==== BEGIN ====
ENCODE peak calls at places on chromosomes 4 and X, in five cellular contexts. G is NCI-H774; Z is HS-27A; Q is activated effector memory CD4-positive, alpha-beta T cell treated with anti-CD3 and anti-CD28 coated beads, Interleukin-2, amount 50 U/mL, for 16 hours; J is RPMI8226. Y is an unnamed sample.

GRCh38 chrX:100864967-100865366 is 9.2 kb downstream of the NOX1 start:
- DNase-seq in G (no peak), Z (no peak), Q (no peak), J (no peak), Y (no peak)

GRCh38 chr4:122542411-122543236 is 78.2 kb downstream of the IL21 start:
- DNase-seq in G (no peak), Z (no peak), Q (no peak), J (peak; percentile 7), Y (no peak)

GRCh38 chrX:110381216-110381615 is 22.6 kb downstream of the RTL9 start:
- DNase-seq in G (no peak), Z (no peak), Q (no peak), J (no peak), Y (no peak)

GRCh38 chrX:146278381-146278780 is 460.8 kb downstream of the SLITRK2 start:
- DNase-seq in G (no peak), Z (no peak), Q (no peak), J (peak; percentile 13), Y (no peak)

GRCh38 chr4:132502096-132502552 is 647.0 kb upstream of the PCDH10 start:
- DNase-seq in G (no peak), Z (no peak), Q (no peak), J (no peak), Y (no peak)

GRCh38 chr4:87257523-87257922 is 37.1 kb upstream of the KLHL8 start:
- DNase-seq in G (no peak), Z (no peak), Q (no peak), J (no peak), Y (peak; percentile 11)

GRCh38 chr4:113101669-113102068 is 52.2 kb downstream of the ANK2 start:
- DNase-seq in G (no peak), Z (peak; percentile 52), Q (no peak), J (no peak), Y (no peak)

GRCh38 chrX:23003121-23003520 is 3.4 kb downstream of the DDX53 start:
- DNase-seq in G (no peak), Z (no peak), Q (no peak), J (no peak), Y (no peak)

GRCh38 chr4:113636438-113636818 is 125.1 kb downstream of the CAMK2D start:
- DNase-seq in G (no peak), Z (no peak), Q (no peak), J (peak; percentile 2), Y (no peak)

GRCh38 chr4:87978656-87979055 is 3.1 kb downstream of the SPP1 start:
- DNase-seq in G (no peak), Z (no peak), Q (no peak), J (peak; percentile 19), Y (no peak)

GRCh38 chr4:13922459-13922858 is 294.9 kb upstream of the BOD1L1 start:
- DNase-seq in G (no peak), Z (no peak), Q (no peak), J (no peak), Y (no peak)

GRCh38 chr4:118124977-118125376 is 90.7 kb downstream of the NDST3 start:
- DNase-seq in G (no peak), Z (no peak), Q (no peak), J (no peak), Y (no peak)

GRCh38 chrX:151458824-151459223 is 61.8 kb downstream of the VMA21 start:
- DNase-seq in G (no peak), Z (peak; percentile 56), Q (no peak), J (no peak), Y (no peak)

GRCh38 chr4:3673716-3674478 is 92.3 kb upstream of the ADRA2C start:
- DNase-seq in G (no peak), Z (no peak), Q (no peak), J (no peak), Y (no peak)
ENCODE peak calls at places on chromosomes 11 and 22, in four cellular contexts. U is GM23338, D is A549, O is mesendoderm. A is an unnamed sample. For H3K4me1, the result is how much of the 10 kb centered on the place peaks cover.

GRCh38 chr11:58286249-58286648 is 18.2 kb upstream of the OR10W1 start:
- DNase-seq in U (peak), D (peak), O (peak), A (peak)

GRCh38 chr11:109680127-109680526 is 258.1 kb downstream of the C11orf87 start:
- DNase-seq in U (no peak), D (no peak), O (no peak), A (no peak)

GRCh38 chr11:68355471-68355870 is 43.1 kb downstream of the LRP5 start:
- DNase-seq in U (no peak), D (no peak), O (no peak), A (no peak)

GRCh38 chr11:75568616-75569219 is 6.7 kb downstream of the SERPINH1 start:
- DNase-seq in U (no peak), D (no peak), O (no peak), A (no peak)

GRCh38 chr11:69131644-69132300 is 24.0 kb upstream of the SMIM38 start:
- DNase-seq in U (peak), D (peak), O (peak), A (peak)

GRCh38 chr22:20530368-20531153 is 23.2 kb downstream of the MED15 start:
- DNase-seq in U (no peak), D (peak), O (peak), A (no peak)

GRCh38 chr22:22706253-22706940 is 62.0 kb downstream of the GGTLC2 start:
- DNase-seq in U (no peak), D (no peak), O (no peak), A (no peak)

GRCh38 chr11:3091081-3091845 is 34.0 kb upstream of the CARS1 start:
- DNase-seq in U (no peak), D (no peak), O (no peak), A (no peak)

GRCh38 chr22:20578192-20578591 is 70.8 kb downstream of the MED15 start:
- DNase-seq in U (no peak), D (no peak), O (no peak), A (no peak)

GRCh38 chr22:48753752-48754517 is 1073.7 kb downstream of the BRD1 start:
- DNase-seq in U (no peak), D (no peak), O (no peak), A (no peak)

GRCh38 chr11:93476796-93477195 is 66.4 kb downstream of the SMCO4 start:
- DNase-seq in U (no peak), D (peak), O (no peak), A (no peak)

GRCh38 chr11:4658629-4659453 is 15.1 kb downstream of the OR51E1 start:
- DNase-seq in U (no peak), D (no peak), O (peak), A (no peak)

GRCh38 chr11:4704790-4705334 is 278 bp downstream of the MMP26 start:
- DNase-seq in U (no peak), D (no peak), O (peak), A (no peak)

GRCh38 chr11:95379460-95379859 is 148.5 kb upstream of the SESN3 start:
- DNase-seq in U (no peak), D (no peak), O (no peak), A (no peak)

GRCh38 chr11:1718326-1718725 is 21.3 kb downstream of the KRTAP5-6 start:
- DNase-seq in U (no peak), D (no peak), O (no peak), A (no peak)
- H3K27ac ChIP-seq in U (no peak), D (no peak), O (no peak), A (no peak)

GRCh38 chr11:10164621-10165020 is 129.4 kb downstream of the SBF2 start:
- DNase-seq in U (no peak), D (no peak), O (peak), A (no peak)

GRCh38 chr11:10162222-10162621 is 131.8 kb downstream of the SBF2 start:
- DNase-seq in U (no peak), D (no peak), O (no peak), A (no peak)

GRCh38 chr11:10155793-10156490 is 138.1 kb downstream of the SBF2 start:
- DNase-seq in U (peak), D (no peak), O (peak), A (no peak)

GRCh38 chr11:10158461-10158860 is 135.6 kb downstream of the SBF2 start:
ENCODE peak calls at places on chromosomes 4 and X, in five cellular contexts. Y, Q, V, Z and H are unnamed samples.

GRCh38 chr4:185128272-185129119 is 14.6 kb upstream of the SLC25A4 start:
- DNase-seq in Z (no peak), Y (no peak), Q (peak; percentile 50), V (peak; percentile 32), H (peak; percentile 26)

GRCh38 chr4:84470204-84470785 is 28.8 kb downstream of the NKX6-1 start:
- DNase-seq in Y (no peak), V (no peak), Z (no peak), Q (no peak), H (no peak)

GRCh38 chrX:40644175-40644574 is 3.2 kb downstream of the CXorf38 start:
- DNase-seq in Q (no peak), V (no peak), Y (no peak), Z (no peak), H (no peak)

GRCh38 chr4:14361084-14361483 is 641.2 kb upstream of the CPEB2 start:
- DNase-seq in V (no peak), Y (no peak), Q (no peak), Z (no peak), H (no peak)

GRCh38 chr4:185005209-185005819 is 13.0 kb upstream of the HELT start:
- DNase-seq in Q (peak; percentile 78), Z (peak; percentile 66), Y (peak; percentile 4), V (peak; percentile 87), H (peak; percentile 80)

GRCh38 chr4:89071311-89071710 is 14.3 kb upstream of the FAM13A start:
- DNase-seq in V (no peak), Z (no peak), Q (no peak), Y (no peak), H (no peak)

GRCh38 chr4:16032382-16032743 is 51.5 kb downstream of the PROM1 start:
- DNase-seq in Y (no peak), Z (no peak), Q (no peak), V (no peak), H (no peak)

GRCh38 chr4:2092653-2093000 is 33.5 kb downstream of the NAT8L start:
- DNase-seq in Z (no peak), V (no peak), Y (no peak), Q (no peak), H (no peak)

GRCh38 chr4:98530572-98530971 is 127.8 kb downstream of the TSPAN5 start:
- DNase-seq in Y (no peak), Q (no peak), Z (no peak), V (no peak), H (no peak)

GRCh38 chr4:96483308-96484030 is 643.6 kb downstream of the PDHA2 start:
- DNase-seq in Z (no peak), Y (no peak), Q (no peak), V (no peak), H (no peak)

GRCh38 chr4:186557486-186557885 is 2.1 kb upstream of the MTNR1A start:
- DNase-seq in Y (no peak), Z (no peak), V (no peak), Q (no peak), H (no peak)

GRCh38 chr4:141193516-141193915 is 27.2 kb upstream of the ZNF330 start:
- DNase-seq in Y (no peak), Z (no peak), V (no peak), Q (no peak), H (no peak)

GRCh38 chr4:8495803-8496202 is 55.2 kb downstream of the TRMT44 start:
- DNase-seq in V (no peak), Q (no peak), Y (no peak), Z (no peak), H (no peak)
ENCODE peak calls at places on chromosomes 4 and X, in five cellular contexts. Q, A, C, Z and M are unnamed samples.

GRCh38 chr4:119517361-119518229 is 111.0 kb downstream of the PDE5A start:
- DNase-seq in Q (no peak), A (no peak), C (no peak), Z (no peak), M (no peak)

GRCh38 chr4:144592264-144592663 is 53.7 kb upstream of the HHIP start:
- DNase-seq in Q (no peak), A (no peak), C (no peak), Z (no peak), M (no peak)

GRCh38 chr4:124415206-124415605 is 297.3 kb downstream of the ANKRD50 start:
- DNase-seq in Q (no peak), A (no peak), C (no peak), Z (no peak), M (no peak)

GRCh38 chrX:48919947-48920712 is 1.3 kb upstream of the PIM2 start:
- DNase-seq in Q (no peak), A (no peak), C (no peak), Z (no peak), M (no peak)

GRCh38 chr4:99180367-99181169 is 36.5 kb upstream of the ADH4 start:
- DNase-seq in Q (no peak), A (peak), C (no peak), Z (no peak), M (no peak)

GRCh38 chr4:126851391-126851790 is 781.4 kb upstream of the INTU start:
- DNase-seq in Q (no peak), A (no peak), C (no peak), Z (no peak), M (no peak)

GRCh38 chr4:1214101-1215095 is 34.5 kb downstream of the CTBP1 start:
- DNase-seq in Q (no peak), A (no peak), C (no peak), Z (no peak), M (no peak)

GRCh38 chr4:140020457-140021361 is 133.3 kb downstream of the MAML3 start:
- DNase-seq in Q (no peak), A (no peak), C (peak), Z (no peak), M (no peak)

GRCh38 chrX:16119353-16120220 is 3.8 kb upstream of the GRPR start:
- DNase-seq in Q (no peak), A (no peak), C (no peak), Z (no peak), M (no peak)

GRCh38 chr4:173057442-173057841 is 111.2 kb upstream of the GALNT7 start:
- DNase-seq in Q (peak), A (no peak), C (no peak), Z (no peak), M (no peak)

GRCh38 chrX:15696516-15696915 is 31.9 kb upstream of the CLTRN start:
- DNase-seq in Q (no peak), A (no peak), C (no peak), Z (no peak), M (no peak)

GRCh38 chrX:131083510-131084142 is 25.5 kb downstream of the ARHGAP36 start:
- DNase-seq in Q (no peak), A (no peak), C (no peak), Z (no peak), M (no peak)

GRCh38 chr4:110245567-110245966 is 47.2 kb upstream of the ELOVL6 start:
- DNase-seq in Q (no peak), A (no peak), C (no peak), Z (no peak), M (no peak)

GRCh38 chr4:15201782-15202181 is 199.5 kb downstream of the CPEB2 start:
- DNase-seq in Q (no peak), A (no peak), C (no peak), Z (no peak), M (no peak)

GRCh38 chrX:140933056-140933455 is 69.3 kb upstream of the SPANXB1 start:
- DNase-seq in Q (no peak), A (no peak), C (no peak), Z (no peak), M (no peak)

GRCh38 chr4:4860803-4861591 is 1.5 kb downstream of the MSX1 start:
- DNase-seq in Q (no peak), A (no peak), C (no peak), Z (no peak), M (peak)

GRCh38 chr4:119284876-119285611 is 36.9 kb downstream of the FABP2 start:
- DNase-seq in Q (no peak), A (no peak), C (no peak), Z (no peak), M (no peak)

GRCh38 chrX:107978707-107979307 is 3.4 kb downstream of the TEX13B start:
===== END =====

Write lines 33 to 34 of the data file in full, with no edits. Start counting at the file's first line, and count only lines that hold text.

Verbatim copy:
GRCh38 chr11:109680127-109680526 is 258.1 kb downstream of the C11orf87 start:
- DNase-seq in U (no peak), D (no peak), O (no peak), A (no peak)